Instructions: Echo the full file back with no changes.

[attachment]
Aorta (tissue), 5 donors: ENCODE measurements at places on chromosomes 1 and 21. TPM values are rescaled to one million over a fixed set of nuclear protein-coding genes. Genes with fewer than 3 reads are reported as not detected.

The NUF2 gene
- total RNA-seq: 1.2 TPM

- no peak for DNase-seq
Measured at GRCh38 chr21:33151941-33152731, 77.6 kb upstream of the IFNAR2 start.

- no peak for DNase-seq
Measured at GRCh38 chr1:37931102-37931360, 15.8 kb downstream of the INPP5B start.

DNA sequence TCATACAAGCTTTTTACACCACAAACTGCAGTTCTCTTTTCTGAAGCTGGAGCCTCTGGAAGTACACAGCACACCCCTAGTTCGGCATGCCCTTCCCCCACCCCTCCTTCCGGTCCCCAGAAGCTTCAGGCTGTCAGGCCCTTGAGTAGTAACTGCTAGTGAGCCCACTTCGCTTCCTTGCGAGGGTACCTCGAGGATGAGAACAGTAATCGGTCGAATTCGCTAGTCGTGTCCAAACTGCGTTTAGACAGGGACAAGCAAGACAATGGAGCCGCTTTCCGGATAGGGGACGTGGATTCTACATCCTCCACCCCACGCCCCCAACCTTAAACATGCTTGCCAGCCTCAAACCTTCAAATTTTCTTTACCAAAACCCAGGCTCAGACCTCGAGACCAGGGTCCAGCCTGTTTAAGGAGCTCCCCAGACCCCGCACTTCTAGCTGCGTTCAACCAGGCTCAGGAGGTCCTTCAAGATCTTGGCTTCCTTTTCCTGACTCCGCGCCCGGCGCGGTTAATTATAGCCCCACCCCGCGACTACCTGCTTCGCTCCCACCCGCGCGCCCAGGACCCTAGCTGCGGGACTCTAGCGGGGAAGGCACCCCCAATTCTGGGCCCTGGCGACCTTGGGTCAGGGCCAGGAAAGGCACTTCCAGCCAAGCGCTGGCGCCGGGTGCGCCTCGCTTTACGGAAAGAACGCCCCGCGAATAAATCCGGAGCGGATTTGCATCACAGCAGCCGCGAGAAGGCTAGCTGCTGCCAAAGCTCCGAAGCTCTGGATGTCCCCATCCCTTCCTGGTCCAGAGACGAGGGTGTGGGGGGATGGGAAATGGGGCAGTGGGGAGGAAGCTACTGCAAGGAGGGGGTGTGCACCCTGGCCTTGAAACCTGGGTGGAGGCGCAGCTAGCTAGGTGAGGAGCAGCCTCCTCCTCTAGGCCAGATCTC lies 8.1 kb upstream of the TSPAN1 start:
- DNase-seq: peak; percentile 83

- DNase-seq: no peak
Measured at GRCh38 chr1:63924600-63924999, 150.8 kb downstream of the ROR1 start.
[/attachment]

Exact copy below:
Aorta (tissue), 5 donors: ENCODE measurements at places on chromosomes 1 and 21. TPM values are rescaled to one million over a fixed set of nuclear protein-coding genes. Genes with fewer than 3 reads are reported as not detected.

The NUF2 gene
- total RNA-seq: 1.2 TPM

- no peak for DNase-seq
Measured at GRCh38 chr21:33151941-33152731, 77.6 kb upstream of the IFNAR2 start.

- no peak for DNase-seq
Measured at GRCh38 chr1:37931102-37931360, 15.8 kb downstream of the INPP5B start.

DNA sequence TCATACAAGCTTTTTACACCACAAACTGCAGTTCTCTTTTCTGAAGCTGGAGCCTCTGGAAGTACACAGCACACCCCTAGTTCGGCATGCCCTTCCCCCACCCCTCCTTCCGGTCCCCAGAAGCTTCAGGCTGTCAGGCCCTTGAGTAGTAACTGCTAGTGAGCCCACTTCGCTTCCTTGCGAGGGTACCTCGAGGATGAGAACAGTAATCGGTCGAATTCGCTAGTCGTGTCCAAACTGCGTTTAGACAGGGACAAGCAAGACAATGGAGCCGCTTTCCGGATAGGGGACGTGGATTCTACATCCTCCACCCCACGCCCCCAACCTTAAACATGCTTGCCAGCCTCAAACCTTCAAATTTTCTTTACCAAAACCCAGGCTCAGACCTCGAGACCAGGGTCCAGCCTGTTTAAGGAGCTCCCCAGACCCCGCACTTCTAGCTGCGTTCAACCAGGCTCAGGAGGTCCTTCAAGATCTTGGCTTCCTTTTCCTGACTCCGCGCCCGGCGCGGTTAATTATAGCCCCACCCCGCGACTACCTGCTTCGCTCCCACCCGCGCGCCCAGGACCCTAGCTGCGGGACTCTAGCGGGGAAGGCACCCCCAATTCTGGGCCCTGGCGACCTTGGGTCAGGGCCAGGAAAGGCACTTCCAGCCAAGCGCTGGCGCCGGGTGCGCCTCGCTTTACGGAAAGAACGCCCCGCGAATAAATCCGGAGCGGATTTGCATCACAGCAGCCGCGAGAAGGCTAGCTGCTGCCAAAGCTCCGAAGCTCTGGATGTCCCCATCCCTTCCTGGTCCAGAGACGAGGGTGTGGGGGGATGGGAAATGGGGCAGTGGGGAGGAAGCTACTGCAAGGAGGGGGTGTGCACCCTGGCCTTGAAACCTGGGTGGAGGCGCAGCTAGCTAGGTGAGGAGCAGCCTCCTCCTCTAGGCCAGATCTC lies 8.1 kb upstream of the TSPAN1 start:
- DNase-seq: peak; percentile 83

- DNase-seq: no peak
Measured at GRCh38 chr1:63924600-63924999, 150.8 kb downstream of the ROR1 start.